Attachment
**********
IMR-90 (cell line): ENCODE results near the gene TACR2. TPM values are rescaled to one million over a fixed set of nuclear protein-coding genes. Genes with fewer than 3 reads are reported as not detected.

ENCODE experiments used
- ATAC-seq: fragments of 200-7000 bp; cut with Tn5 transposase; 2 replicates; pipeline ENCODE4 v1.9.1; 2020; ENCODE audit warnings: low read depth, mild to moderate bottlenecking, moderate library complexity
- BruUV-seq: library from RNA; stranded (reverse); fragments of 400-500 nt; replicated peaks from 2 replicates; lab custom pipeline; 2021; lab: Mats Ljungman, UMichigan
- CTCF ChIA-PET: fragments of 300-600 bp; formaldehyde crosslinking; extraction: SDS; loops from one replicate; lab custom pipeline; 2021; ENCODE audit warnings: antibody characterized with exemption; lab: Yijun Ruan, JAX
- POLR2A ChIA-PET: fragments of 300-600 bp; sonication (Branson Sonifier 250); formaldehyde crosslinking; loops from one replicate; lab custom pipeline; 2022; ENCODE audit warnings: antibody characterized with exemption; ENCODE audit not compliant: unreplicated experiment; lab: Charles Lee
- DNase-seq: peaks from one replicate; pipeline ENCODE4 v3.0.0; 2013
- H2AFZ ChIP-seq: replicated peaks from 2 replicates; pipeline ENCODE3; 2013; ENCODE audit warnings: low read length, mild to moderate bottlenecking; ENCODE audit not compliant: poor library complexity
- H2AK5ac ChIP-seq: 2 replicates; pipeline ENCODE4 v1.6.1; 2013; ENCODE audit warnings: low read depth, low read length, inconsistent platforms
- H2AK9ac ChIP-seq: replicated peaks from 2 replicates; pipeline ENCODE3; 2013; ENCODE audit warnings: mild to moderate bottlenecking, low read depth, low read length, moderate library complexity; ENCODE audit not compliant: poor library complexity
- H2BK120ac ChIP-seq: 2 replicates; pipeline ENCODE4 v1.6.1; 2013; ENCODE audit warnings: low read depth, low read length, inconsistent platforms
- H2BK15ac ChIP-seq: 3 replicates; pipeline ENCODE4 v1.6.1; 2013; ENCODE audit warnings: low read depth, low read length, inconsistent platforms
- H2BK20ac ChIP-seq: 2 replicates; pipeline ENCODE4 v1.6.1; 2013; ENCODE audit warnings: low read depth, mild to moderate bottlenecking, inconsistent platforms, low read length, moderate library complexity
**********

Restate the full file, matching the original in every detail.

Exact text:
IMR-90 (cell line): ENCODE results near the gene TACR2. TPM values are rescaled to one million over a fixed set of nuclear protein-coding genes. Genes with fewer than 3 reads are reported as not detected.

ENCODE experiments used
- ATAC-seq: fragments of 200-7000 bp; cut with Tn5 transposase; 2 replicates; pipeline ENCODE4 v1.9.1; 2020; ENCODE audit warnings: low read depth, mild to moderate bottlenecking, moderate library complexity
- BruUV-seq: library from RNA; stranded (reverse); fragments of 400-500 nt; replicated peaks from 2 replicates; lab custom pipeline; 2021; lab: Mats Ljungman, UMichigan
- CTCF ChIA-PET: fragments of 300-600 bp; formaldehyde crosslinking; extraction: SDS; loops from one replicate; lab custom pipeline; 2021; ENCODE audit warnings: antibody characterized with exemption; lab: Yijun Ruan, JAX
- POLR2A ChIA-PET: fragments of 300-600 bp; sonication (Branson Sonifier 250); formaldehyde crosslinking; loops from one replicate; lab custom pipeline; 2022; ENCODE audit warnings: antibody characterized with exemption; ENCODE audit not compliant: unreplicated experiment; lab: Charles Lee
- DNase-seq: peaks from one replicate; pipeline ENCODE4 v3.0.0; 2013
- H2AFZ ChIP-seq: replicated peaks from 2 replicates; pipeline ENCODE3; 2013; ENCODE audit warnings: low read length, mild to moderate bottlenecking; ENCODE audit not compliant: poor library complexity
- H2AK5ac ChIP-seq: 2 replicates; pipeline ENCODE4 v1.6.1; 2013; ENCODE audit warnings: low read depth, low read length, inconsistent platforms
- H2AK9ac ChIP-seq: replicated peaks from 2 replicates; pipeline ENCODE3; 2013; ENCODE audit warnings: mild to moderate bottlenecking, low read depth, low read length, moderate library complexity; ENCODE audit not compliant: poor library complexity
- H2BK120ac ChIP-seq: 2 replicates; pipeline ENCODE4 v1.6.1; 2013; ENCODE audit warnings: low read depth, low read length, inconsistent platforms
- H2BK15ac ChIP-seq: 3 replicates; pipeline ENCODE4 v1.6.1; 2013; ENCODE audit warnings: low read depth, low read length, inconsistent platforms
- H2BK20ac ChIP-seq: 2 replicates; pipeline ENCODE4 v1.6.1; 2013; ENCODE audit warnings: low read depth, mild to moderate bottlenecking, inconsistent platforms, low read length, moderate library complexity